Women Rights

Funmilayo Ransome Kuti addressing a crowd in the 50s
Funmilayo Ransome Kuti addressing a crowd of women in the ’50s

Right is that which is generally accepted to be correct. While wrong is that which is generally agreed to be incorrect and is abhorred. The African woman’s rights have often been what the society decides for her. Her agitation against such rights and her refusal to be defined that way usually is her wrong from the optics of the society. The fulfillment of these rights becomes fundamental to the woman’s attainment of full womanhood. Questioning these rights and what they stand for is frowned at by the society. The struggle for emancipation from these rights is judged by the society as her wrong. Her prosperity notwithstanding, she might be in the socially constructed wrong- leadership roles, challenging career etc, which are outside the domestic sphere, she is still judged by roles which have been made her rights. Roles have, in all ramifications made the concept or the word woman synonymous with domestic, misfit, fragile, weak, incomplete, sex object, debased/second class and a bundle of mobile sensation. The men enjoy the opposites of these judgments. Stereotypes continue to be implied by languages and character.

It is believed that women are naturally unfit to live their world by assuming full responsibility and, therefore, needed masculine prodding, guidance and protection. This conception makes the female gender look like a property to be acquired for comfort of the man. This mentality encourages polygamy, infidelity by the male and wife battering. And in all these situations, it is her right to remain obediently in the marriage and her wrong to revolt against such acts. If she finally gets out of that marriage, she will, by language and character be deemed bad and arrogant. No matter how prosperous she might be, once she gets a divorce or is divorced, culturally, her value wanes and she will be, consciously and unconsciously be referred to with terms connoting and denoting unfulfilled, bad, foolish and without identity. And at times, is detested by her own family.

Genital mutilation otherwise known as female circumcision is another type of cultural rights of women. This practice entails the extraction of the clitoris and parts of the labia majora of the girl. The aim is to curtail promiscuity and to ensure chastity before marriage and faithfulness thereafter. The male, on the other hand, are not reprimanded for extra marital affairs. They claim by men to be polygamous in nature’ is a contraption to satisfy their selfish ends. This practice is detrimental to the health of the female. In some cases, the victim lives with traumatic experiences. But, the society has marked it out to be performed on her and it became her right. If she stands up against it, then she is judged wrong by the society. Whether it is detrimental or not, the society does not care.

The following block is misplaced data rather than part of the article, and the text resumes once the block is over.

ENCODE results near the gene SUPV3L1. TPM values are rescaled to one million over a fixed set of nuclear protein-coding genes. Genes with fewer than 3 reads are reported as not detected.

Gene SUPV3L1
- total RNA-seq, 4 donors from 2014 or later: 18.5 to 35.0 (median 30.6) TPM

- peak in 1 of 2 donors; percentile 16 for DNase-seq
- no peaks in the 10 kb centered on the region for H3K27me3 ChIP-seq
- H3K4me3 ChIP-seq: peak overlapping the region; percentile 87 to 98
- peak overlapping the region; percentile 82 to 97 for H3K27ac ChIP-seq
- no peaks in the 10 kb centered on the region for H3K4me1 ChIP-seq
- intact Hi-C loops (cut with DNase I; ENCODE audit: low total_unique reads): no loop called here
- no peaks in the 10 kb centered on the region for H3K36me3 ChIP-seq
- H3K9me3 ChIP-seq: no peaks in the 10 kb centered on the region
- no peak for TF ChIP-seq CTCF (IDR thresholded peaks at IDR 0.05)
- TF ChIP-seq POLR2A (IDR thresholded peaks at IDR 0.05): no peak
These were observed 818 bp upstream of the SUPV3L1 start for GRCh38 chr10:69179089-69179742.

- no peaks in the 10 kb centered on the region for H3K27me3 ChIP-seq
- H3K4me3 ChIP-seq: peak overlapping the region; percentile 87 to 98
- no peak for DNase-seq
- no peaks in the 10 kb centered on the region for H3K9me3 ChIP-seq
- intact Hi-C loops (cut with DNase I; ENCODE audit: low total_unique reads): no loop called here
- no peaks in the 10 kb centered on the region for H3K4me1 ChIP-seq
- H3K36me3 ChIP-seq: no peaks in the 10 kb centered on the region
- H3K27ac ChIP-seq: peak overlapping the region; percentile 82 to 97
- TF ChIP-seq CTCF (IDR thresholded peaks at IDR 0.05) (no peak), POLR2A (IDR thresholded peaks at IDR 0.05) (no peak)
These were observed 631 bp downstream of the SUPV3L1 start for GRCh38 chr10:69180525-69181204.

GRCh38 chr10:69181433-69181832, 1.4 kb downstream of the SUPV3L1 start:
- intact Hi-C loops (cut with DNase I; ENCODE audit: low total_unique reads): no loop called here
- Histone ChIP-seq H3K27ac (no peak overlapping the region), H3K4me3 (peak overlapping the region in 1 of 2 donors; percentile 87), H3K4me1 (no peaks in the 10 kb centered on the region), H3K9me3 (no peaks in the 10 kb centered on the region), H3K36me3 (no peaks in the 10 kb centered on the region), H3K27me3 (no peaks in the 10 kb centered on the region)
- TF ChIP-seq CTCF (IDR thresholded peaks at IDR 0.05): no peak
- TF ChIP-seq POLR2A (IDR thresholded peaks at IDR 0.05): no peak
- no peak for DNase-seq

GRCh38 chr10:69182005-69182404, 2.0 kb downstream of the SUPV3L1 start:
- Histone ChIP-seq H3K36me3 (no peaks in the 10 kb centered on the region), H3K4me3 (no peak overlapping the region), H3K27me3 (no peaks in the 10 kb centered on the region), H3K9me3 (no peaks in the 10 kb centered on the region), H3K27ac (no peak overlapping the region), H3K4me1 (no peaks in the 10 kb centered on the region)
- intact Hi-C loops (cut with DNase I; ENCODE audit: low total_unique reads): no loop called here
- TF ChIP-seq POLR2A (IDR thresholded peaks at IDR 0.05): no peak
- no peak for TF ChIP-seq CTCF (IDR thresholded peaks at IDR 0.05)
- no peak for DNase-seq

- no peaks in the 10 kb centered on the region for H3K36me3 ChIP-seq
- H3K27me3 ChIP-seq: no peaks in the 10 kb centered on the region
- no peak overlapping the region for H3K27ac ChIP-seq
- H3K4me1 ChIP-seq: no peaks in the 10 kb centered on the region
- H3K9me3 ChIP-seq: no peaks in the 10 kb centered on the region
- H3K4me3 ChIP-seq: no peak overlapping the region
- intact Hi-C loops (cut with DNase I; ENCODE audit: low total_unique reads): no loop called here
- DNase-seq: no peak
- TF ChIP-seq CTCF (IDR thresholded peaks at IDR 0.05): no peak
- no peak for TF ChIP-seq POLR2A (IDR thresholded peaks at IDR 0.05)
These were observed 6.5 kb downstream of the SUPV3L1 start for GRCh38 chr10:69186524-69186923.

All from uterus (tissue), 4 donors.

The right to bear children is assertive in the culture, as well as the wrong not to bear children. Her womanhood was assessed by her actual ability to bear children. Where she is unable to bear children, her esteem waned. She must prove to the husband, his family and the society that she is fertile (can give birth), before she is fully accepted as a wife either by church or traditional wedding.

Widowhood practice is another right of the woman which has stood the test of time in the modern world. Widowhood period is a period of hardship and deprivation. It includes varying degrees of physical seclusion, and a state of ritual contamination or impurity calling for purification. Shaving of hair follows after the burial of the husband. The picture the widow cuts is that of wretchedness. In some cases, she is made to sit on the floor for the whole length of the funeral ceremonies. She will neither shake hands with sympathisers nor converse with them. No smile or laugher during that period. In this case, the suffering is not only psychological but also physical. The widow begins to feel some numbness due to long sitting on a hard surface. In some case, it is believed that after the death of the husband, the widow is unclean; hence, the cleansing rite is performed in order to purify her. They even recluse for almost a year. In some cases, the first step taken is to accuse widow of being responsible for the death of her husband and stigmatised as the killer. It becomes her right to be punished and her wrong not to accept the punishment. The situation at times gets to oath taking. And another batch of rights is defined for her. The female gender begins another journey down the subjugation lane fashioned by the male definitions of rights and roles. They are as well part of the assets and liability to be inherited at the demise of their husband.

There has been a view that the wrong of the African woman is actually her right. That wrong is the right to be free, the right not to be dehumanised by these cultural practices, the right not to be regarded or treated as a second class citizen or chattel; the right to make choices and decisions for her welfare, the right to be equal members of the society, the right to be regarded as rational specie of the human person. And this wrong, it is said, is rooted in the inherent invaluable worth of the human person- the Human Dignity. When the society operates on the biased cultural framework that subjugates women in the name of rights, it directly dehumanises a specie of the human person and tears this inherent invaluable worth of the human person apart.